'Donated blood was Aids-free'

In spite of a recent blood transfusion-related HIV-Aids scare, there have been no HIV, hepatitis B or hepatitis C transmissions through donated blood since October 2005, the SA National Blood Service said yesterday.

In spite of a recent blood transfusion-related HIV-Aids scare, there have been no HIV, hepatitis B or hepatitis C transmissions through donated blood since October 2005, the SA National Blood Service said yesterday.

"Over the last three years, 1,5 million blood donations have been transfused to patients, yet not a single case of transmission of HIV, hepatitis B or C by blood transfusion has been detected," says a statement attributed to Sam Gulube, medical director of SANBS.

This follows a report that a Durban boy may have received blood from an HIV-positive donor.

Gulube said the donor had always tested negative for the HIV virus, but the routine examination of his last donation tested positive.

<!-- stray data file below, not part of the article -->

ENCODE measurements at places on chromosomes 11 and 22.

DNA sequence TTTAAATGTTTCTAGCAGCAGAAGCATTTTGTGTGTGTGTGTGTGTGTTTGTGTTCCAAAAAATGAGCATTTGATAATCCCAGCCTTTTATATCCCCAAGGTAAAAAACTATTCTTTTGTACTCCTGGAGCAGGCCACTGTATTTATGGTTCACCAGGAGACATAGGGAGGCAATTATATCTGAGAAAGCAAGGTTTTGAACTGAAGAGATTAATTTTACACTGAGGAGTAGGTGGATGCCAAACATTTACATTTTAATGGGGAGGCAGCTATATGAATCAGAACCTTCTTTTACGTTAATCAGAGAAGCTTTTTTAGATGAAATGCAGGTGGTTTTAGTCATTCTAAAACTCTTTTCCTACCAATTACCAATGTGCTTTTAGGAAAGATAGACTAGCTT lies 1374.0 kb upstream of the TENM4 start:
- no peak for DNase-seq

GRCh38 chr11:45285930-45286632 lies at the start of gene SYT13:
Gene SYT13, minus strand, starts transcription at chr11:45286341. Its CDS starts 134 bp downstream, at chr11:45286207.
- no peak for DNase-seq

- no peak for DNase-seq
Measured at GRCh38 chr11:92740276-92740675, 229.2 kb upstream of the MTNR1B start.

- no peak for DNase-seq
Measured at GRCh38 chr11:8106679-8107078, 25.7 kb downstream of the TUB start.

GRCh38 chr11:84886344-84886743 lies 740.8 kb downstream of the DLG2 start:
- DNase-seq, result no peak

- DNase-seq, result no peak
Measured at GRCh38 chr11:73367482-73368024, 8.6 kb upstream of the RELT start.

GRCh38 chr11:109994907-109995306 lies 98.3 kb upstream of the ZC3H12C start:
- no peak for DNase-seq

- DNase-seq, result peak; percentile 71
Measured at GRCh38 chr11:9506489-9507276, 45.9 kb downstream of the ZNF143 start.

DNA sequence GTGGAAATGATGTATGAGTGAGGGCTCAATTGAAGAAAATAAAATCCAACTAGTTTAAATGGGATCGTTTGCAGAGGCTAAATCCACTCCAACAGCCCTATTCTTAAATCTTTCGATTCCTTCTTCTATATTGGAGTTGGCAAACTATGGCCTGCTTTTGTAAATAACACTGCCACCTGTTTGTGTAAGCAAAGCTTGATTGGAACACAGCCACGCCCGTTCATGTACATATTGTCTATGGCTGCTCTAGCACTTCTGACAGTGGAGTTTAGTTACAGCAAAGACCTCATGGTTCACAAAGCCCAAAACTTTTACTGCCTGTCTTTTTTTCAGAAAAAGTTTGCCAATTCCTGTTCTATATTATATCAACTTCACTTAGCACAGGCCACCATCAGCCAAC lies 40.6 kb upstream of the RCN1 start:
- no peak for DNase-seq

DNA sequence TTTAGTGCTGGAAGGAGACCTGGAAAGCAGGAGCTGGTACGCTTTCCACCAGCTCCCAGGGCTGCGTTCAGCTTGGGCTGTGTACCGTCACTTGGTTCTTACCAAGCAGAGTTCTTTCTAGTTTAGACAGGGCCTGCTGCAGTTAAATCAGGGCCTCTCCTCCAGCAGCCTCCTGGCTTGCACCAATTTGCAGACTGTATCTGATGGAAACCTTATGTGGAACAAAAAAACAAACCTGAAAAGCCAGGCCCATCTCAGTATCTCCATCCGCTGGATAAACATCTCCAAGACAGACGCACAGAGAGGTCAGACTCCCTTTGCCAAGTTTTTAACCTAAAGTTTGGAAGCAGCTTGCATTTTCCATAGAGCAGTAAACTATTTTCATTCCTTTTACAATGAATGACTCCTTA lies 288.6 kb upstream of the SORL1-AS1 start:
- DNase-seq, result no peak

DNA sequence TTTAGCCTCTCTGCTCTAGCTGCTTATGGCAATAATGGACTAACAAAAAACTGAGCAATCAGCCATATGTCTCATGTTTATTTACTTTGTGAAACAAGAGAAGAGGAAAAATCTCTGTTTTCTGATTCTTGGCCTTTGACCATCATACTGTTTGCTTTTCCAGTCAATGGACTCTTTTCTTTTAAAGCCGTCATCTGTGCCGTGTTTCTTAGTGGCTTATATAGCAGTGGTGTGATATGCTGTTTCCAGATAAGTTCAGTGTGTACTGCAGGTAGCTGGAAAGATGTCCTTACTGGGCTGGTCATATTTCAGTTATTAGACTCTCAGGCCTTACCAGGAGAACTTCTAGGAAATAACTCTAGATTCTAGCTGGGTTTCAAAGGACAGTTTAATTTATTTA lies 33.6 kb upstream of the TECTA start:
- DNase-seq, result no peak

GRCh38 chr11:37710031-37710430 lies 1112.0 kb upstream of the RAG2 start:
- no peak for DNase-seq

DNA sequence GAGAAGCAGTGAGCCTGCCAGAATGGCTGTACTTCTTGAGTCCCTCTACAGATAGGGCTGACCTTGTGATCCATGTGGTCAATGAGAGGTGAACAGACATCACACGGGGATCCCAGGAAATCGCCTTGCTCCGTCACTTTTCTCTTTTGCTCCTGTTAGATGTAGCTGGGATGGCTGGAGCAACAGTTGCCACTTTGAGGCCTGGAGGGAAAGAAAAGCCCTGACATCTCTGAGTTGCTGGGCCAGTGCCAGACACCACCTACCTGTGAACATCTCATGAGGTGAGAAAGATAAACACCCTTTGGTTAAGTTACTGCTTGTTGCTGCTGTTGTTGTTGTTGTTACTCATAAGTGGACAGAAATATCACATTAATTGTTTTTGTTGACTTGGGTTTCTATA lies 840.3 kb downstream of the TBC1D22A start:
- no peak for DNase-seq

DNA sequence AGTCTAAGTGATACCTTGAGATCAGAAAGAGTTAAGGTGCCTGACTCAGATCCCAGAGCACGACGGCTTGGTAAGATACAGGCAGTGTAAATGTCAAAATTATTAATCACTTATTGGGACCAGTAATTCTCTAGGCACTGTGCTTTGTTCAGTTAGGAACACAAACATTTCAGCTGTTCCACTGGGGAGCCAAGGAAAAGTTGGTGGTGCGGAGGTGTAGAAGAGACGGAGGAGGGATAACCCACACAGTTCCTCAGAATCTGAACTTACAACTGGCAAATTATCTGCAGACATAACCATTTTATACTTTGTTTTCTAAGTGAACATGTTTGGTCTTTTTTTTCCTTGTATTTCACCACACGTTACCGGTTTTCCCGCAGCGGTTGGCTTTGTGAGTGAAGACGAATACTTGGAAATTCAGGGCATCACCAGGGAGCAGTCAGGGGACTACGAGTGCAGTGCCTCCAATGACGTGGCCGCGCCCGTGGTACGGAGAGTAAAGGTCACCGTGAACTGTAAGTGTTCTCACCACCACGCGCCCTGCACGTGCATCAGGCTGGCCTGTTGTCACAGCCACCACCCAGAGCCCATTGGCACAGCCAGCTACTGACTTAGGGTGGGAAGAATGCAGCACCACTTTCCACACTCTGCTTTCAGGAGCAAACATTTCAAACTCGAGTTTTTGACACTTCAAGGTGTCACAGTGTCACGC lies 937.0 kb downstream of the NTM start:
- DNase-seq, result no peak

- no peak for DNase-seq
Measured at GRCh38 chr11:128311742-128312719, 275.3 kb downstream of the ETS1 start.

Once that happens, the SANBS's "look back" programme kicks in. This means the donation before the positive one needs to be checked and the SANBS would ask the person who received the donation before the positive one to be tested.

The SANBS established that the blood the boy received was HIV-negative, said Gulube.

The SANBS introduced Individual Donation Nucleic Acid Testing (NAT) in 2005, following a row over a policy which discriminated against black blood donors. This test cuts the window period during which the HIV virus cannot be detected. - Sapa

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